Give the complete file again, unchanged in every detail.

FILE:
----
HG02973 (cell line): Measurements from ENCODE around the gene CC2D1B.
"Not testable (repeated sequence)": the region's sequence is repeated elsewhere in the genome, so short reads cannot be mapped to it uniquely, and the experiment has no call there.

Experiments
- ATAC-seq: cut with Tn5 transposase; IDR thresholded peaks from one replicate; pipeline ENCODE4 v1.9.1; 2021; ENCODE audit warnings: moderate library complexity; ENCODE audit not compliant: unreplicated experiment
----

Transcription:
HG02973 (cell line): Measurements from ENCODE around the gene CC2D1B.
"Not testable (repeated sequence)": the region's sequence is repeated elsewhere in the genome, so short reads cannot be mapped to it uniquely, and the experiment has no call there.

Experiments
- ATAC-seq: cut with Tn5 transposase; IDR thresholded peaks from one replicate; pipeline ENCODE4 v1.9.1; 2021; ENCODE audit warnings: moderate library complexity; ENCODE audit not compliant: unreplicated experiment